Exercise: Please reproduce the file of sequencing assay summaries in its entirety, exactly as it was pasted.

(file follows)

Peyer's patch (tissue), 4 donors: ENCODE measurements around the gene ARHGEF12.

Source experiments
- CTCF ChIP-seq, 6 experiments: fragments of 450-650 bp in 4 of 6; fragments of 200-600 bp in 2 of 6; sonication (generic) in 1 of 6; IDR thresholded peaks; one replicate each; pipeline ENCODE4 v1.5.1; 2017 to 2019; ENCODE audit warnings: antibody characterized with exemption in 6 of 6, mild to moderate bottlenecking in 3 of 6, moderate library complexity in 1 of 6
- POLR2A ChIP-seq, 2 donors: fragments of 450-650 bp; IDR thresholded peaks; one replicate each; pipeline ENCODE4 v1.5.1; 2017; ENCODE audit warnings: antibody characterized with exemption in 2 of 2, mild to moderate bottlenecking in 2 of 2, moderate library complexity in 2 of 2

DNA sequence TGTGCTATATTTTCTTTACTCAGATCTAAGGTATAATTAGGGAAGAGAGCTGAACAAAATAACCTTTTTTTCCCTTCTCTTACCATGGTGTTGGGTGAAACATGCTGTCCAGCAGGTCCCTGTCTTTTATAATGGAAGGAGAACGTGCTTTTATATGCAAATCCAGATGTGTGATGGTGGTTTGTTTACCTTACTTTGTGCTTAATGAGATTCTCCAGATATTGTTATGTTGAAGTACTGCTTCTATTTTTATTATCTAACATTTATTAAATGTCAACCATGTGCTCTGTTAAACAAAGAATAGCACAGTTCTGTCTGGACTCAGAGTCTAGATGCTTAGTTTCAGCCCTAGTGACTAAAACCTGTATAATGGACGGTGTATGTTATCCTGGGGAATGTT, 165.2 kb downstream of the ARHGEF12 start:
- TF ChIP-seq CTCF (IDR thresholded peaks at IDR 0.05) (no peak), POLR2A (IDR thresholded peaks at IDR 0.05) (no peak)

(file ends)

Peyer's patch (tissue), 4 donors: ENCODE measurements around the gene ARHGEF12.

Source experiments
- CTCF ChIP-seq, 6 experiments: fragments of 450-650 bp in 4 of 6; fragments of 200-600 bp in 2 of 6; sonication (generic) in 1 of 6; IDR thresholded peaks; one replicate each; pipeline ENCODE4 v1.5.1; 2017 to 2019; ENCODE audit warnings: antibody characterized with exemption in 6 of 6, mild to moderate bottlenecking in 3 of 6, moderate library complexity in 1 of 6
- POLR2A ChIP-seq, 2 donors: fragments of 450-650 bp; IDR thresholded peaks; one replicate each; pipeline ENCODE4 v1.5.1; 2017; ENCODE audit warnings: antibody characterized with exemption in 2 of 2, mild to moderate bottlenecking in 2 of 2, moderate library complexity in 2 of 2

DNA sequence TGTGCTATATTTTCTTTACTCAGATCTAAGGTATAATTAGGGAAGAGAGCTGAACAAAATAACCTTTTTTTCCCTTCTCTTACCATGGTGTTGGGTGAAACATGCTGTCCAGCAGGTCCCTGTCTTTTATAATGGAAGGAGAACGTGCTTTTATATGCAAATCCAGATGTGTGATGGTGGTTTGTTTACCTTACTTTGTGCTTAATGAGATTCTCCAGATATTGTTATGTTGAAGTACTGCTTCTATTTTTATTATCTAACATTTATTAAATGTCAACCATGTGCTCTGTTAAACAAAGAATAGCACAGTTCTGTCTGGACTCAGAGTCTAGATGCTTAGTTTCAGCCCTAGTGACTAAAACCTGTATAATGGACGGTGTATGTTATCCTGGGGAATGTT, 165.2 kb downstream of the ARHGEF12 start:
- TF ChIP-seq CTCF (IDR thresholded peaks at IDR 0.05) (no peak), POLR2A (IDR thresholded peaks at IDR 0.05) (no peak)